CERES Collaborative: Burlington
Meanwhile, at Burlington’s CERES Collaborative, a line of a couple hundred people stretched from the storefront around the corner and down the Center Street alley past The Daily Planet, reported the Burlington Free Press. CeresMED, which has four medical dispensary locations in Vermont, is currently the state’s only integrated adult use dispensary.
Integrated licenses may engage in the activities allowed under adult-use licenses, including retail sales, and are at present granted only to the state’s existing medical dispensaries. At this time, CERES Collaborative is also the only out-of-state-owned adult use dispensary in Vermont.
“People were in great spirits. The weather was just perfect. Everyone was coming in with a smile.” — Russ Todia, CERES Collaborative
CERES Chief Operating Officer Russ Todia, speaking by Zoom earlier today, said that the week leading up to the opening was an intense one. “Every day I had a different confidence level in whether we could be open,” Todia said, noting that CERES finally received its license number on Wednesday. “Once we did get that information on Wednesday, it was a real mad dash to make sure we had that license number on all our packaging. It was all hands on deck.”
Despite the last-minute scramble for his team, Todia, like the other retailers, had nothing but great things to say about the vibes on opening weekend. “People were in great spirits. The weather was just perfect. Everyone was coming in with a smile,” he said.
Bryan Menard had the honor of being the entire state’s first-ever dispensary customer. He was in line in front of CERES Collaborative by 6:30 a.m, and the first in the door just after 10 on Saturday. Menard told the Free Press he planned to buy about $100 worth of cannabis product and “maybe some edibles products.”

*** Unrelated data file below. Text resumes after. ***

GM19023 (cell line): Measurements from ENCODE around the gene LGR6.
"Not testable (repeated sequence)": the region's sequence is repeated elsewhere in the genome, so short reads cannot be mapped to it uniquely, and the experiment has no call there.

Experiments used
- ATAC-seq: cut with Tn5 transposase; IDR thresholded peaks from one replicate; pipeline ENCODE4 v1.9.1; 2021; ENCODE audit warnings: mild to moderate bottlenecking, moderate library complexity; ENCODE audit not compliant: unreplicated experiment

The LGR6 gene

Minor Issues, But Overall A Smooth Start
All three store owners said that, despite the mad dash before opening, overall things went smoothly. There were some minor issues over the weekend around things like packaging. Todia reported that CERES ran out of hash. As a concentrate product, hash is capped at 60% potency by law in Vermont. Todia also said they “ran out of singles way too early,” forcing employees to run over to local bars for change.
“There was lot of heart and emotion and work that went into this from so many people.”
— Julie Hulburd, Vermont Cannabis Control Board
Vermont Cannabis Control Board Member Julie Hulburd, who visited Mountain Girl and FLORA over the weekend, said it seemed that store operators were really well organized and ready to go. “I’m sure they were all scrambling Friday, but when I arrived at both dispensaries everyone looked like they were on top of their game,” she said in a phone interview this morning.
Pulling up to Mountain Girl Cannabis on Saturday, Hulburd remarked that it was an emotional moment for her. “When I pulled in inside the line, I burst into tears,” she shared. “There was lot of heart and emotion and work that went into this from so many people.”
She was also deeply appreciative of the work that went into making last weekend happen, from both the Control Board team and license holders. “There was so much overtime and busting their butts in an industry that has some serious hustle. Everyone was on it. To get to this October 1 point was huge,” Hulburd said.
“To see a social equity applicant, in particular, which is the reason I wanted to be a part of this in the first place, that was that moment for me.” she reflected. “Hopefully there will be more.”
From the regulatory side, like store owners, Hulburd said that there were small issues, but that she expects those things to resolve over time. “We don’t expect everything or everyone to be perfect,” she said. “In terms of the grand scheme of things, issues [this weekend] were pretty small and quickly dealt with.”
Attendance Even Across Locations, Flower a Popular Choice
Interestingly enough, all three retailers estimated that they each had “about a thousand” people walk through their doors over the course of the weekend. Many came in groups of two or three. They also reported that the vast majority of customers were Vermonters, coming from distances all over the state.